How to Tame your Lomography X-Pro 200

2013-01-15 10

In my early days of using this film, I rarely get good results because I didn’t know how to treat it. I didn’t know how to tame it, so the result is so grainy and unsatisfying. So now I will give a quick tips how to use your Lomography X-pro!


1. Play with The ISO setting!
Since this is a ISO 200 film, you have to play with ISO! Push it to 400 if you shooting something bright or perhaps to 800 if you think your object is too bright. Set the ISO to 200 if you shooting indoor without using flash.

Credits: adi_totp

2. Use Color Flash!
This is an unfair tip but this is for your own good. Try yellow filter flash to really maximize this film! Because this film yields yellow results. I think this film really loves yellow even that yellow could turn into orange or greenish!

Credits: adi_totp

3. Use it outdoor!
Obvious tip! Your Lomography X-pro 200 loves the sun but don’t shoot the sun directly because it will overexpose your shot. Take it and shoot some outdoor activity! The film loves outdoor!

Credits: adi_totp

These are some basic quickie tips! For more information you check this article


The new Lomography X-Pro Slide 35mm film is made from the original Agfa RSX 200 emulsion. If you want whacked out colours, huge contrast, and insane saturation, this film is for you. See our selection of Lomography films here.

written by adi_totp on 2013-01-15 #gear #tutorials #film #tips #adi_totp #tipster #quickie-tipster #lomography-x-pro-200 #quick-tips

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  1. coolsigg
    coolsigg ·

    i think the emulsion has also changed somewhat since it was first introduced. Initially, it was a garish yellowish green with coarse grain. I hated it, to be honest. Nowadays, it's more toned down but still gives saturated colors when xpro'ed. :)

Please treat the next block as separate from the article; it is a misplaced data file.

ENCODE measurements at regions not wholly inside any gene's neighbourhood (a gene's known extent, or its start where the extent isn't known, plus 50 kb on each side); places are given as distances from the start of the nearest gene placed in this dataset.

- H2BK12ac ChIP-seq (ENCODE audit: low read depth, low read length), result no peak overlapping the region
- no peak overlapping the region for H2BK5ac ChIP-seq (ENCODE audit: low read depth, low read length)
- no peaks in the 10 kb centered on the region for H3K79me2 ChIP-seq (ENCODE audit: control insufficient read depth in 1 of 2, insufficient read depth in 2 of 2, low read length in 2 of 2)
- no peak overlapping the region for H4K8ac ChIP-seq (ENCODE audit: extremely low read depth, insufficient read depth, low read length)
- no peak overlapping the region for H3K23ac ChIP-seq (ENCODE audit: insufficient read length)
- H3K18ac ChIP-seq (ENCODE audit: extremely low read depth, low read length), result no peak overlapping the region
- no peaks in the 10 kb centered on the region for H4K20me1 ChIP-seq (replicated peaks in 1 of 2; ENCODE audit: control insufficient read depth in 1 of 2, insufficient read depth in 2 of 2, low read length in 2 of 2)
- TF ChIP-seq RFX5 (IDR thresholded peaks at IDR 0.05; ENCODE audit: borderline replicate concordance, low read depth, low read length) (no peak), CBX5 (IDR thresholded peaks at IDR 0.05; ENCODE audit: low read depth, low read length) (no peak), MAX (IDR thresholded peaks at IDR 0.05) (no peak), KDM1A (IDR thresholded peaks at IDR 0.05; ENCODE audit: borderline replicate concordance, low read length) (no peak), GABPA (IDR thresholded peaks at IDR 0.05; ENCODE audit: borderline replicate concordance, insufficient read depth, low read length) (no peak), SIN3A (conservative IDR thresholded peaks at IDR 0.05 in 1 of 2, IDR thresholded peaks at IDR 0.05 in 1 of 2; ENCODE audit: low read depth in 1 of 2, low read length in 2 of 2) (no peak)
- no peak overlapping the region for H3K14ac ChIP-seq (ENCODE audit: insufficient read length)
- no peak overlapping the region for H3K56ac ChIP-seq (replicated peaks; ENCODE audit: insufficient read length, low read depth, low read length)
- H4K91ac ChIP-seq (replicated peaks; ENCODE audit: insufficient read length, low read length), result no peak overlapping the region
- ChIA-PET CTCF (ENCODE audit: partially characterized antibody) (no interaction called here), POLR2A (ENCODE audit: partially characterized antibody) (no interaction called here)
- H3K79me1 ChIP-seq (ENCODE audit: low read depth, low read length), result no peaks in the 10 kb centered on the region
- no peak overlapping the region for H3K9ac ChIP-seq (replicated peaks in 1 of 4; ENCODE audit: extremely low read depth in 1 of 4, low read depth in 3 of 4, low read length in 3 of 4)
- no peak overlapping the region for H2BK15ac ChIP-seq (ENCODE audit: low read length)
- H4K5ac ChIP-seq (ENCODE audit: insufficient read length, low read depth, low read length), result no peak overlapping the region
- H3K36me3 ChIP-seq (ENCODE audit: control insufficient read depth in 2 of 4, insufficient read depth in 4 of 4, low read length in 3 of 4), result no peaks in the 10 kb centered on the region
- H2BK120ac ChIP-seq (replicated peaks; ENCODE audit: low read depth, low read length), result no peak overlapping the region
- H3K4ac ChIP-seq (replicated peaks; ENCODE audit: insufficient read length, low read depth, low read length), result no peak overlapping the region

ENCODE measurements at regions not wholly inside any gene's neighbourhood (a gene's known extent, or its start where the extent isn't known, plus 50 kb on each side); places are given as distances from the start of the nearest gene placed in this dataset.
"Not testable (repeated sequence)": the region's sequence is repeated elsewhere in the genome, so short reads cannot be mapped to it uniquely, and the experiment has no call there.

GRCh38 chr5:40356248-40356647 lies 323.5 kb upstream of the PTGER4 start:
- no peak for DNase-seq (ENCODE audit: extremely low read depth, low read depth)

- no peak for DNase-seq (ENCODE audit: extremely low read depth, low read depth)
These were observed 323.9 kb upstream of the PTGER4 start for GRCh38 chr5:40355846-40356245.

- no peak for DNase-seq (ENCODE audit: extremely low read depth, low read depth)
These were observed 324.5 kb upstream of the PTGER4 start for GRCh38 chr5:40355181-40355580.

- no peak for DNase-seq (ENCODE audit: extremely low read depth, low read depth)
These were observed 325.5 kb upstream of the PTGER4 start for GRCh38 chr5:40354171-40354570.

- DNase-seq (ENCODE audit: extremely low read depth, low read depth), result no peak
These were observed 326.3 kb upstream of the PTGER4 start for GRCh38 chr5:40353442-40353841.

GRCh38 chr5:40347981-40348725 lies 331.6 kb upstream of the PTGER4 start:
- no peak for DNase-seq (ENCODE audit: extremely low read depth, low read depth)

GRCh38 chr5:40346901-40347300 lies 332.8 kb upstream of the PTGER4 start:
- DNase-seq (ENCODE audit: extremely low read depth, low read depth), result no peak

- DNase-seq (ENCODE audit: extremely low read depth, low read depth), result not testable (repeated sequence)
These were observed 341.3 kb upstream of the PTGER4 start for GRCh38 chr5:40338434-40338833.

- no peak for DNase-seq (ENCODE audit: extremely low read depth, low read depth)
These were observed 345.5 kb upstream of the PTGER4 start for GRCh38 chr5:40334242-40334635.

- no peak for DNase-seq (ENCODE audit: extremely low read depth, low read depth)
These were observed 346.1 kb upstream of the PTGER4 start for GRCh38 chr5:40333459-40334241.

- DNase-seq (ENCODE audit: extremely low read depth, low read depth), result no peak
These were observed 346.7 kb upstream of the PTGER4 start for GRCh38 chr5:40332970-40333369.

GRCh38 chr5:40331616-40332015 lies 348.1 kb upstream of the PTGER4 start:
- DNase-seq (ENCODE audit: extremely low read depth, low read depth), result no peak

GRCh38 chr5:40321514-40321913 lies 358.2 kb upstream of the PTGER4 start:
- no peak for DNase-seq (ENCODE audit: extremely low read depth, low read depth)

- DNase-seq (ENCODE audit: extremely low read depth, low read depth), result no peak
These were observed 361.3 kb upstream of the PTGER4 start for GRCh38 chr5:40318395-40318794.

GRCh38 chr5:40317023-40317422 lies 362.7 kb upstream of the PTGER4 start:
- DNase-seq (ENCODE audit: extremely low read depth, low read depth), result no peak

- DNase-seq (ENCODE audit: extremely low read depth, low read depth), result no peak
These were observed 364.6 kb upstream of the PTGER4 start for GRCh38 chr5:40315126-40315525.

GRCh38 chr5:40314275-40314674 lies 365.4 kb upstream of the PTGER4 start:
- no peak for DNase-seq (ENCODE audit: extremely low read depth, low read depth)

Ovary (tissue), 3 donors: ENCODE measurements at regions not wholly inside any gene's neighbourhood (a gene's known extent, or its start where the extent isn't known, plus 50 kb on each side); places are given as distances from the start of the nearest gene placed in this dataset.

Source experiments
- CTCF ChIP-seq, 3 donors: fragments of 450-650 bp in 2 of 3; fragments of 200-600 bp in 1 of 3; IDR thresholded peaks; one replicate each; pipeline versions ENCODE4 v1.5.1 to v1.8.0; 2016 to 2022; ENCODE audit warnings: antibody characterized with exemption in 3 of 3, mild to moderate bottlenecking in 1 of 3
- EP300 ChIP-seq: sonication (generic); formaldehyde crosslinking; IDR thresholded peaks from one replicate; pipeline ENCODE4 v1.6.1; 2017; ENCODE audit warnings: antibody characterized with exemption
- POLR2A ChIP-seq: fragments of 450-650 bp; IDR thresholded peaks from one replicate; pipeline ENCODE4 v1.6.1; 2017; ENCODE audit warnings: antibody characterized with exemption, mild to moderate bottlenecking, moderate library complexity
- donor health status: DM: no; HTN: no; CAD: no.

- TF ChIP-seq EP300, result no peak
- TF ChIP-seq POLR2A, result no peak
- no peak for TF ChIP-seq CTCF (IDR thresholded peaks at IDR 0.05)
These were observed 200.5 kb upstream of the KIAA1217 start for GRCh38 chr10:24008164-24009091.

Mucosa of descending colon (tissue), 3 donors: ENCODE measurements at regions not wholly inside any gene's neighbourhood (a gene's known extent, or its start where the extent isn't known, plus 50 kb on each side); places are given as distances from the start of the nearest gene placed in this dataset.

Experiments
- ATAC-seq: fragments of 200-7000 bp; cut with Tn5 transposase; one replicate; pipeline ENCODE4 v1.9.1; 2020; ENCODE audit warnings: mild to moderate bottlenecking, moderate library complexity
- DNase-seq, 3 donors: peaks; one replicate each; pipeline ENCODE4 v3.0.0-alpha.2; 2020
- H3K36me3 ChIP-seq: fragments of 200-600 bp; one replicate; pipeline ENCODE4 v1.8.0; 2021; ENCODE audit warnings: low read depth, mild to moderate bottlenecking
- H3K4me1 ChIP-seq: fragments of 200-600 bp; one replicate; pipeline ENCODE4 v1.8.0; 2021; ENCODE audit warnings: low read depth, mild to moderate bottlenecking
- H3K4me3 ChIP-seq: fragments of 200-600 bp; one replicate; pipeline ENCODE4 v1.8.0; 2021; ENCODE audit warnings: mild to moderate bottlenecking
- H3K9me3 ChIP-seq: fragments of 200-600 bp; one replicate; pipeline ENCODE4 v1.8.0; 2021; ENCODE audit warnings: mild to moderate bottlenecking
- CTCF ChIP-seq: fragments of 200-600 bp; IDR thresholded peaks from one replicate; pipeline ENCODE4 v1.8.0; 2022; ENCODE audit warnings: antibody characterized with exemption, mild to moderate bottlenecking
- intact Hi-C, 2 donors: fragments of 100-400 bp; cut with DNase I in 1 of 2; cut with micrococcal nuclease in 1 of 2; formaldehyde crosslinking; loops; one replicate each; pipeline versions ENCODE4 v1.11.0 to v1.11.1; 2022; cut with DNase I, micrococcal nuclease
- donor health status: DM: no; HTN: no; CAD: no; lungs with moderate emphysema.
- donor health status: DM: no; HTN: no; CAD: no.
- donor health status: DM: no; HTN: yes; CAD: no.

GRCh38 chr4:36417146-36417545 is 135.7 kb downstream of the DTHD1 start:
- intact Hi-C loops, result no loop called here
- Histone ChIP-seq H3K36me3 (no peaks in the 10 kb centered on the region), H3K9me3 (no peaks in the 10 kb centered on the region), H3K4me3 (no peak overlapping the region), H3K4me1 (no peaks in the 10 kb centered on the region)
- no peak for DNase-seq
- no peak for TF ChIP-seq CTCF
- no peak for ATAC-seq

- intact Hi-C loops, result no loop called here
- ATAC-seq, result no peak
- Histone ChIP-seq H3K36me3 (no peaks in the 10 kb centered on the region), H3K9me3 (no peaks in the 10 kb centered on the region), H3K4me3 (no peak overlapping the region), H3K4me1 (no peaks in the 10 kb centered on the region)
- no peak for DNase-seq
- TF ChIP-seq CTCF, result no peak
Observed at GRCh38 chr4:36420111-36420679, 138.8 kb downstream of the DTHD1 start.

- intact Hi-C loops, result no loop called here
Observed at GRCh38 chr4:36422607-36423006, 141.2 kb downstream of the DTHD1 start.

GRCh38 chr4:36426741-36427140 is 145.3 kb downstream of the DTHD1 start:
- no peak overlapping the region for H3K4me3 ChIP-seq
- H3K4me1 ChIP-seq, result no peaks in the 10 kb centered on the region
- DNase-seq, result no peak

2. istionojr
    istionojr ·

    xpro 200 cobain underwater make krab di begimana ya jadinya.

  3. etxenike
    etxenike ·

    Erm... do you know what pushing means?

  4. adi_totp
    adi_totp ·

    @etxenike setting the ISO/ASA rate higher than before. Example if the film is ISO 100 then you "push" it to 200,400 or even 800. :D

  5. mrdat
    mrdat ·

    @adi_totp Isn't it only "Pushing" film when you actually Push process it too? Otherwise it's just rating it at 400 in the camera and just overexposing the film.

    Also, Just because it's "200ISO" film, doesn't mean you HAVE to push it. Maybe because it's "Lomography X-Pro 200" that you have to push it to 400.
    Do I have to "push" Kodak KodaColor 200? What about Fuji Superia 200?

  6. etxenike
    etxenike ·

    @adi_totp No, that is just underexposing. What you are doing is just underexposing. Pushing means processing the film as if it was a higher ISO than it is (longer development time). It can be done the same number of stops as the underexposure or not, giving different results.
    What do you get when you push? More light in your photo (and more grain and usually contrast too, depending on the emulsion), the exact opposite of what you´re saying here.

    Of course, it´s not something you do to a single shot, you do it to the whole roll (unless you process your own film and are willing to go to the extra work of cutting the roll).

    Now, not all labs are ok with push processing, even if it really is not a problem for them. Some charge you extra for it. Ask first.